Software Exploitation and Software Protection Measures Enhancing Software Protection via Inter-Process Control Flow Integrity
AuthorsOyinloye, Toyosi A.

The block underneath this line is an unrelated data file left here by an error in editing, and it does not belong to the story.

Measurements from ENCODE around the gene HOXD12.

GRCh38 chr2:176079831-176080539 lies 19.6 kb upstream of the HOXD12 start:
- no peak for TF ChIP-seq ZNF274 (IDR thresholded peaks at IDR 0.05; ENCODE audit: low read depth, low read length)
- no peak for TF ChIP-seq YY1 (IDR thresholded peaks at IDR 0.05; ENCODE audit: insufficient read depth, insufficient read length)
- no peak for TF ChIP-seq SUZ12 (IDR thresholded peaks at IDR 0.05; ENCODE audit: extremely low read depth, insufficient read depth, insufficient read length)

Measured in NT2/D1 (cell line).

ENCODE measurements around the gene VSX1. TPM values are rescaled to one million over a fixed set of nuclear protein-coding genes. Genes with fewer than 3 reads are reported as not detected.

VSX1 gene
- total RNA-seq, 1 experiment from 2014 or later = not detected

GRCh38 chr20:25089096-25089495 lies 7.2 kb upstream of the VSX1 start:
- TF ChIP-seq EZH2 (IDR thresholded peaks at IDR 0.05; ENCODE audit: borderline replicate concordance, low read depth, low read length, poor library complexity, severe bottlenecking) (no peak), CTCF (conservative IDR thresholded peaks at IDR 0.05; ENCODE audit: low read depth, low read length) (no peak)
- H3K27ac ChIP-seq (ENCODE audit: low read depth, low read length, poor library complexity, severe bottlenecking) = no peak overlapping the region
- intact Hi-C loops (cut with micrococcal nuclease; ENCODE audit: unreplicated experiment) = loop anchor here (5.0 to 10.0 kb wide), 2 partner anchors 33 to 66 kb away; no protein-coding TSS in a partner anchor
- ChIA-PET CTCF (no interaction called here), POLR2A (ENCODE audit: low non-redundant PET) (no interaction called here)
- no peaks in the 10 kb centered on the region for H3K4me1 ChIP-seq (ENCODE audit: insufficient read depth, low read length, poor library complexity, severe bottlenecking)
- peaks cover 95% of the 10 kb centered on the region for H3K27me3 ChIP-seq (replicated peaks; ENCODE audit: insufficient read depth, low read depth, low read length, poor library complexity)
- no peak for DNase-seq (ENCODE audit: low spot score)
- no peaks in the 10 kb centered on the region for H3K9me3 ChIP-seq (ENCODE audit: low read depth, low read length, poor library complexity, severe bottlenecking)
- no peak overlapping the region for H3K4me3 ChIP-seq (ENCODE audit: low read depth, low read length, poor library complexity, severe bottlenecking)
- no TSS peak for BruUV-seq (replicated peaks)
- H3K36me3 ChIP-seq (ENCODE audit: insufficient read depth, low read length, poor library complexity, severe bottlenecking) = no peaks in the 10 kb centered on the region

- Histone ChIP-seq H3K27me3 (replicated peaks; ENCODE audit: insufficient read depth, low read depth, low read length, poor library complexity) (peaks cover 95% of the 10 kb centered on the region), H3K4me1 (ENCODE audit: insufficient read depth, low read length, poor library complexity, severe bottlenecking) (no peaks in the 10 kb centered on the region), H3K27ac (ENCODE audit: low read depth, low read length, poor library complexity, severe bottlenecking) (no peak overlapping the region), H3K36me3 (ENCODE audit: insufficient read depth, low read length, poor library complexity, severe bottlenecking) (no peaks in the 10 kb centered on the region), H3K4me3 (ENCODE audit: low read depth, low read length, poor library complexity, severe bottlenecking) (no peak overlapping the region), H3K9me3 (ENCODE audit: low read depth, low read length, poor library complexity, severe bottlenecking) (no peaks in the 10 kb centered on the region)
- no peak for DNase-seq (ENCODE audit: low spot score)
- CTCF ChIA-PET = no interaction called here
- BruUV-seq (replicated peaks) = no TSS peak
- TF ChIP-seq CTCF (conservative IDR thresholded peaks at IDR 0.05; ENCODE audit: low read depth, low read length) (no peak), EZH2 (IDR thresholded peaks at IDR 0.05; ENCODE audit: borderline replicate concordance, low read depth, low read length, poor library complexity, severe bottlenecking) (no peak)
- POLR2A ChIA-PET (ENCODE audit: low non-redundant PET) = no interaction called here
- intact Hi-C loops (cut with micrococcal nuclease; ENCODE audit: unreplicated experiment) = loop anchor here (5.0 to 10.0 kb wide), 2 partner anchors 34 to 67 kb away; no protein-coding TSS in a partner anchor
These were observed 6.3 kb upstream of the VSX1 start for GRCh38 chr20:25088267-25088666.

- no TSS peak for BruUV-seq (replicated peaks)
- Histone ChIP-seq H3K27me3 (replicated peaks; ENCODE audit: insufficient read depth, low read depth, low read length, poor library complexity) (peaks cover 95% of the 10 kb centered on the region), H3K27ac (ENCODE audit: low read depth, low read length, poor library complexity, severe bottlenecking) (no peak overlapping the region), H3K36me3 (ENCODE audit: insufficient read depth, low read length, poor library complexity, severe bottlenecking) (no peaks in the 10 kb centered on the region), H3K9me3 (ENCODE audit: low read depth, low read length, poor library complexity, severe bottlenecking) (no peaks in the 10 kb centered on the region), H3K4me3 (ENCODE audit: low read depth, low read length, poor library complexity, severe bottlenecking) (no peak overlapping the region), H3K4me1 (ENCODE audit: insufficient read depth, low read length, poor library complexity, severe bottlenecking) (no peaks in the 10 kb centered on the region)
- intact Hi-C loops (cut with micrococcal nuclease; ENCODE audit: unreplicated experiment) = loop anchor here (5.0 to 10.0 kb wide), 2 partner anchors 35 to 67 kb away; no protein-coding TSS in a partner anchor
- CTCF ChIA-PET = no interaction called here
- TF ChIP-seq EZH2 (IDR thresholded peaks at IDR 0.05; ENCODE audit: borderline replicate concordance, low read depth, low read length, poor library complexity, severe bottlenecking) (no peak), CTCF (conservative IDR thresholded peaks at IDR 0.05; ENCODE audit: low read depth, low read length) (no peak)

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AbstractComputer technologies hinge on the effective functionality of the software component. Unfortunately, software code may have flaws that cause them to be vulnerable and exploitable by attackers. Software exploitation could involve a hijack of the application and deviation of the flow of its execution. Whenever this occurs, the integrity of the software and the underlying system could be compromised. For this reason, there is a need to continually develop resilient software protection tools and techniques. This report details an in-depth study of software exploitation and software protection measures. Efforts in the research were geared towards finding new protection tools for vulnerable software. The main focus of the study is on the problem of Control Flow Hijacks (CFH) against vulnerable software, particularly for software that was built and executed on the RISC-V architecture. Threat models that were addressed are buffer overflow, stack overflow, return-to-libc, and Return Oriented Programming (ROP). Whilst the primary focus for developing the new protection was on RISC-V-based binaries, programs that were built on the more widespread x86 architecture were also explored comparatively in the course of this study. The concept of Control Flow Integrity (CFI) was explored in the study and a proof-of-concept for mitigating ROP attacks that result in Denial of Service is presented. The concept of CFI involves the enforcement of the intended flow of execution of a vulnerable program. The novel protection is based on the CFI concept combined with Inter-process signalling (named Inter-Process Control Flow Integrity (IP-CFI)). This technique is orthogonal to well-practised software maintenance such as patching/updates and is complementary to it providing integrity regardless of exploitation path/vector. In evaluating the tool, it was applied to vulnerable programs and found to promptly identify deviations in vulnerable programs when ROP attacks lead to DoS with an average runtime overhead of 0.95%. The system on which the software is embedded is also protected as a result of the watchdog in the IP-CFI where this kind of attack would have progressed unnoticed. Unlike previous CFI models, IP-CFI extends protection outside the vulnerable program by setting up a mutual collaboration between the protected program and a newly written monitoring program. Products derived in this study are software tools in the form of various Linux scripts that can be used to automate several functionalities, two RISC-V ROP gadget finders (RETGadgets & JALRGadget), and the software protection tool IP-CFI. In this report, software is also referred to as binary, executable, application, program or process.